Winter road salting reshapes next summer’s butterflies | Science News

Be a Champion for Science

Get your subscription to

Science News when you join.


Winter road salting reshapes next summer’s butterflies

Anti-ice treatments can have sex-specific effects

1:38pm, June 10, 2014

SALTED  Monarch butterflies that weren’t even alive during the winter can show the physiological effects of road salting if caterpillars fed on milkweeds that picked up extra sodium. 

Salting roads in winter can tweak the physiques of butterflies the next summer.

Milkweeds and oaks, plants that caterpillars graze on, collected from alongside a country road carried higher sodium concentrations than the same species growing at least 100 meters from the splash and drift of deicing salt, says Emilie Snell-Rood of the University of Minnesota in St. Paul.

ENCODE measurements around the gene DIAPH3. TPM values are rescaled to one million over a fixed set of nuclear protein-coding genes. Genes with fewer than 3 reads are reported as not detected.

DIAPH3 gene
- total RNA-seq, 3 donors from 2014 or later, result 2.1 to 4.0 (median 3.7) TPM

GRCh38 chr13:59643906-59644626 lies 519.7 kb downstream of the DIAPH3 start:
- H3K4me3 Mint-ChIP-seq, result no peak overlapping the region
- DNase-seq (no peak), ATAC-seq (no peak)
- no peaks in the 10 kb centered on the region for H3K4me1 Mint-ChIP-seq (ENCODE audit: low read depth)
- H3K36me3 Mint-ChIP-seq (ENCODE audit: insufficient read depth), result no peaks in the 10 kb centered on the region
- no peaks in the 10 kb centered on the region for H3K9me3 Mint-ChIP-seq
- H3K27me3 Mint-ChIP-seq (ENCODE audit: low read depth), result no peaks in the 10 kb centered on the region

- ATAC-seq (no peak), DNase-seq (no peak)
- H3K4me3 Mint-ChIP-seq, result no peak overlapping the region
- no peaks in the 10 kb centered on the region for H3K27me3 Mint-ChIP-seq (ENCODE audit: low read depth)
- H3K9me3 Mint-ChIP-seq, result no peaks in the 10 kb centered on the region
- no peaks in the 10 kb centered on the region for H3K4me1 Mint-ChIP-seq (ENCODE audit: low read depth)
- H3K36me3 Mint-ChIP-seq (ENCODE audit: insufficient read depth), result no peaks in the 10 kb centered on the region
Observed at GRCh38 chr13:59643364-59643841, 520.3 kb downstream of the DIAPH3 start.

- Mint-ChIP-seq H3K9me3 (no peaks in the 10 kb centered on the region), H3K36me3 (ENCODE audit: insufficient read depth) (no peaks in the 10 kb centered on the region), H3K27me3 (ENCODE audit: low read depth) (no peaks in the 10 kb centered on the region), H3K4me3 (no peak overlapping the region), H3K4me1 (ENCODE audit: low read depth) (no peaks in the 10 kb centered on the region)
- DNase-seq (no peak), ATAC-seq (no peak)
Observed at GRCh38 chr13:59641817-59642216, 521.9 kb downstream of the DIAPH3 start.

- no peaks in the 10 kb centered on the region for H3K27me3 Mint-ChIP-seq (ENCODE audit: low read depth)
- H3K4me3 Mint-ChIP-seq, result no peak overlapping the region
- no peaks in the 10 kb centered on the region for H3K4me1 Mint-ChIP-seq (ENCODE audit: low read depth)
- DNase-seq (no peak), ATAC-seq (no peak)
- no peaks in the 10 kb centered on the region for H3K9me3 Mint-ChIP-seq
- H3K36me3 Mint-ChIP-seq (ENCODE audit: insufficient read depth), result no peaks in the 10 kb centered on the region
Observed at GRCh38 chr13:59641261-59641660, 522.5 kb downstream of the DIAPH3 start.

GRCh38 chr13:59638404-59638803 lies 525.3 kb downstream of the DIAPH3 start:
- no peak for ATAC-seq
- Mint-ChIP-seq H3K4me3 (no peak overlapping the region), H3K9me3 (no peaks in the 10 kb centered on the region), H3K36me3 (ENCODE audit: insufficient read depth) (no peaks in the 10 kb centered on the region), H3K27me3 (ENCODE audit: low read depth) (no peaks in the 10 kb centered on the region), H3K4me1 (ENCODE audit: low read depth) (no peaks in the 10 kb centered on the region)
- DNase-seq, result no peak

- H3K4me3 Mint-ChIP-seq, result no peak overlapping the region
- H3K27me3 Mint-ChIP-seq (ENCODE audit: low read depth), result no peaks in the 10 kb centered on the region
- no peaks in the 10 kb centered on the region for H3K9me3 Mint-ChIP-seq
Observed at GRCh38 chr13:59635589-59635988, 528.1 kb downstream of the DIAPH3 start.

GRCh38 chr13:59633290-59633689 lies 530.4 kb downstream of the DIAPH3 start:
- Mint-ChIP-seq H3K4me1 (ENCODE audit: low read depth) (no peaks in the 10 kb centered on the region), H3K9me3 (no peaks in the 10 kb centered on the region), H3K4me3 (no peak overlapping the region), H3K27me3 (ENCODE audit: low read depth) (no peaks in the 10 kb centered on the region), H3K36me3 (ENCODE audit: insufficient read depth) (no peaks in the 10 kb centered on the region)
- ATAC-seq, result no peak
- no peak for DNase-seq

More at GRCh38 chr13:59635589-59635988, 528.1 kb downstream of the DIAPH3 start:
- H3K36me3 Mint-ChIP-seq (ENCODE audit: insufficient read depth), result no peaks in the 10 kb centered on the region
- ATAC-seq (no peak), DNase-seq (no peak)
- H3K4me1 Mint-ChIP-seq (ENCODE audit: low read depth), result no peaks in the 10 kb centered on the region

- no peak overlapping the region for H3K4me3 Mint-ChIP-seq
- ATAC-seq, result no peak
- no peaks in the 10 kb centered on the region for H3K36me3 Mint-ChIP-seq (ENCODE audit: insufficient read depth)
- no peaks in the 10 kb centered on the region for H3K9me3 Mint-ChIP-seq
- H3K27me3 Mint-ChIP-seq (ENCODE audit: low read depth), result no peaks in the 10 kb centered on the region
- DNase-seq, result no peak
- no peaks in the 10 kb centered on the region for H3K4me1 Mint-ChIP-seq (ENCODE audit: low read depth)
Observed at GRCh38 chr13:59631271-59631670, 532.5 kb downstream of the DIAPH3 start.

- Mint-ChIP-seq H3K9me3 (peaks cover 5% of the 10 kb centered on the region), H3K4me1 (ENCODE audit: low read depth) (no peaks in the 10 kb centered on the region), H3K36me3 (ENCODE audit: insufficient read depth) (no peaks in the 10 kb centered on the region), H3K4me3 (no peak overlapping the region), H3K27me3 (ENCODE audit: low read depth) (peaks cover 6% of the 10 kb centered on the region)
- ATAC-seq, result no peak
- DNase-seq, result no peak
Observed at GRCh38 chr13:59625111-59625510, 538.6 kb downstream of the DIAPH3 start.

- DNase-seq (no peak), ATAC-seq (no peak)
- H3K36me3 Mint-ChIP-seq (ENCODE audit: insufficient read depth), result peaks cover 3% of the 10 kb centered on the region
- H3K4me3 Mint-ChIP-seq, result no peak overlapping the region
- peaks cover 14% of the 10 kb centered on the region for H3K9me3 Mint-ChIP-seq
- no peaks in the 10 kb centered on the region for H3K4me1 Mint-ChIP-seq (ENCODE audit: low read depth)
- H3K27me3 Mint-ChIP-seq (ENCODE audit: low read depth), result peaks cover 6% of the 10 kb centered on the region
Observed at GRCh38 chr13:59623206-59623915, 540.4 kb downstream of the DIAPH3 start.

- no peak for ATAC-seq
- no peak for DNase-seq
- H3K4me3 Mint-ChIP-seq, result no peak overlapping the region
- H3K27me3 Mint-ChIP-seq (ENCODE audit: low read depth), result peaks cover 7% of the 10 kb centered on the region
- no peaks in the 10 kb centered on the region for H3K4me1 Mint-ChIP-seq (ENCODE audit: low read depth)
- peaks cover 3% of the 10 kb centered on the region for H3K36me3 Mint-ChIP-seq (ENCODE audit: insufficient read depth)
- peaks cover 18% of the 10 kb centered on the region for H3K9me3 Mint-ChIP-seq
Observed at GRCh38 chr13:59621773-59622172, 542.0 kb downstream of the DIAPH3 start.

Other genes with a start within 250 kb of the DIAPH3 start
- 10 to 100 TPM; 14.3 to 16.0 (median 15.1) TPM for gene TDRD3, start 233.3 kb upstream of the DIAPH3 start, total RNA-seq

Monarch (Danaus plexippus) caterpillars raised on the sodium-boosted plants turned into males with extra thoracic muscles and females with bigger eyes and probably bigger brains than butterflies reared on the more distant foliage, Snell-Rood and her colleagues found. A different butterfly, the cabbage white, echoed these his-and-hers effects when reared on a sodium-boosted lab diet, researchers report June 9 in the Proceedings of the National Academy of Sciences.

This article is available only to subscribing members. Join the Society today or Log in.

Get Science News headlines by e-mail.

More from the Science News Archives